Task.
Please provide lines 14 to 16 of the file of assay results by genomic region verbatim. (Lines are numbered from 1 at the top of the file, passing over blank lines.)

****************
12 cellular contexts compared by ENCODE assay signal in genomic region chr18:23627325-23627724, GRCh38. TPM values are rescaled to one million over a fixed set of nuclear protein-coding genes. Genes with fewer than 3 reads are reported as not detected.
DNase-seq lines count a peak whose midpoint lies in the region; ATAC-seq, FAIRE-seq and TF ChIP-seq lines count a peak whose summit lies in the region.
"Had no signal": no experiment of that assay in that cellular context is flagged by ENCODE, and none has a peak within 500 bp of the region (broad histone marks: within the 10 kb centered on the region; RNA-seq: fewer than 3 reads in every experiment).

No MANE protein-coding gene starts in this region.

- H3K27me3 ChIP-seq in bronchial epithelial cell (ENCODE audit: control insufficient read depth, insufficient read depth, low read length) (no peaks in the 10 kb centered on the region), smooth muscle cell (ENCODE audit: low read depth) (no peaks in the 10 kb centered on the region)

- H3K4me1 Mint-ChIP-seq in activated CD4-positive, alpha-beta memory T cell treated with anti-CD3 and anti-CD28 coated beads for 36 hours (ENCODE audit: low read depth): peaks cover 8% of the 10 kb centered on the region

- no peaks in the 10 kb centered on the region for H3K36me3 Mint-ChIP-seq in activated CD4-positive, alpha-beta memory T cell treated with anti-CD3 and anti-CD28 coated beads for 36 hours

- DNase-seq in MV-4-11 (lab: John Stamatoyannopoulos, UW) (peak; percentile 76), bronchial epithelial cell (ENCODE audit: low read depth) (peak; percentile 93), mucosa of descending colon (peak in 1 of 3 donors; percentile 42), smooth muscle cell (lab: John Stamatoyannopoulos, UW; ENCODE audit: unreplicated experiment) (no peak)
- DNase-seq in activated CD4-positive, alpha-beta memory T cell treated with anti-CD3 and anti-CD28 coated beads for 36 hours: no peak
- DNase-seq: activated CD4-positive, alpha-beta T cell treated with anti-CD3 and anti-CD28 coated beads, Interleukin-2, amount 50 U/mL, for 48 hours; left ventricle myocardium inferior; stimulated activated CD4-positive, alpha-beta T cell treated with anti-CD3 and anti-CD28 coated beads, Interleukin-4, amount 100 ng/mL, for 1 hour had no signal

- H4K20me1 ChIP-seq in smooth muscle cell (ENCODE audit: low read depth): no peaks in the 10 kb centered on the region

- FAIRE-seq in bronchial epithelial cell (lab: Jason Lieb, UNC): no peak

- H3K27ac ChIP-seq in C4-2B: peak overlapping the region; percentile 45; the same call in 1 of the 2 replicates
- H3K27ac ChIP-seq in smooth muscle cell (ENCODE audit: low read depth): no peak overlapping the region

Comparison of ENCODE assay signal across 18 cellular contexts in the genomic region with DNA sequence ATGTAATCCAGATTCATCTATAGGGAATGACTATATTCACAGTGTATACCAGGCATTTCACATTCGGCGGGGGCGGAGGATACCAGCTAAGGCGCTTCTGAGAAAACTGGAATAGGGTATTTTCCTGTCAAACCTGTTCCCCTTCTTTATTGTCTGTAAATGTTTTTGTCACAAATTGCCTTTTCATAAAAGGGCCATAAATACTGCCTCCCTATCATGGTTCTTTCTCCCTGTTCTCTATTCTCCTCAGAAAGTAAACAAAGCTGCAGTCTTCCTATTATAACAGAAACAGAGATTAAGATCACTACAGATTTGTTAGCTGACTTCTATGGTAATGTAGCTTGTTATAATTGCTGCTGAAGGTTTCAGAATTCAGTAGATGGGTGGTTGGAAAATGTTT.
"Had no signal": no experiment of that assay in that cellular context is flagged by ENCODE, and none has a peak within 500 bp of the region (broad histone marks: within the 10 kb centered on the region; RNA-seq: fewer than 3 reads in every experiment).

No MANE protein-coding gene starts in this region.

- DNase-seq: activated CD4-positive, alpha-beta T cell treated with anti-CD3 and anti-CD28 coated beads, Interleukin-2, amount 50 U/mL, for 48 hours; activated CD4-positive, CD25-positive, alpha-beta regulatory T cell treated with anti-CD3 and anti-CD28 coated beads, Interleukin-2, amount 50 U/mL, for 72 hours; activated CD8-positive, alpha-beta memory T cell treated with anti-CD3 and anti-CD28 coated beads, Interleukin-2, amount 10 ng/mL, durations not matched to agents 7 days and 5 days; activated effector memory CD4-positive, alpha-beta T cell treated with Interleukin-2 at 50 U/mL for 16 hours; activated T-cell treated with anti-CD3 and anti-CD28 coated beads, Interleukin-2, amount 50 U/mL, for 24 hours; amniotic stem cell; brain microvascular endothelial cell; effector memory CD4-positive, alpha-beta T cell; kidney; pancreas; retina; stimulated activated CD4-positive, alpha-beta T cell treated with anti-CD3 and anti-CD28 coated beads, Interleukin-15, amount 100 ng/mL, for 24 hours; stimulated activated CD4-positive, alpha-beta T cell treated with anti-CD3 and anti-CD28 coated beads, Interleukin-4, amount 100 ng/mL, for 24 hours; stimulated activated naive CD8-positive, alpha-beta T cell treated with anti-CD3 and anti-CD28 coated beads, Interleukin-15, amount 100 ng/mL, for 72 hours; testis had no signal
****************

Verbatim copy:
- H3K27ac ChIP-seq in smooth muscle cell (ENCODE audit: low read depth): no peak overlapping the region

Comparison of ENCODE assay signal across 18 cellular contexts in the genomic region with DNA sequence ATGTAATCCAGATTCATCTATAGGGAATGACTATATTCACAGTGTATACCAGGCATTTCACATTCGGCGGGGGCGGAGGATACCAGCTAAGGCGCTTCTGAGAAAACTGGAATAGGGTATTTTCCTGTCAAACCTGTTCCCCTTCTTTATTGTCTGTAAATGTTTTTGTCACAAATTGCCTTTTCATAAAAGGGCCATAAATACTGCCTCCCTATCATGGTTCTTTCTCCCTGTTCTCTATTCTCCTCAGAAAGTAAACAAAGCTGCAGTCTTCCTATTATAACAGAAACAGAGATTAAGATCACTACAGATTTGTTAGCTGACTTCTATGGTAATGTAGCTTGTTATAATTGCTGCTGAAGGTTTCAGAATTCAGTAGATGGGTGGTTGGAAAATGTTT.
"Had no signal": no experiment of that assay in that cellular context is flagged by ENCODE, and none has a peak within 500 bp of the region (broad histone marks: within the 10 kb centered on the region; RNA-seq: fewer than 3 reads in every experiment).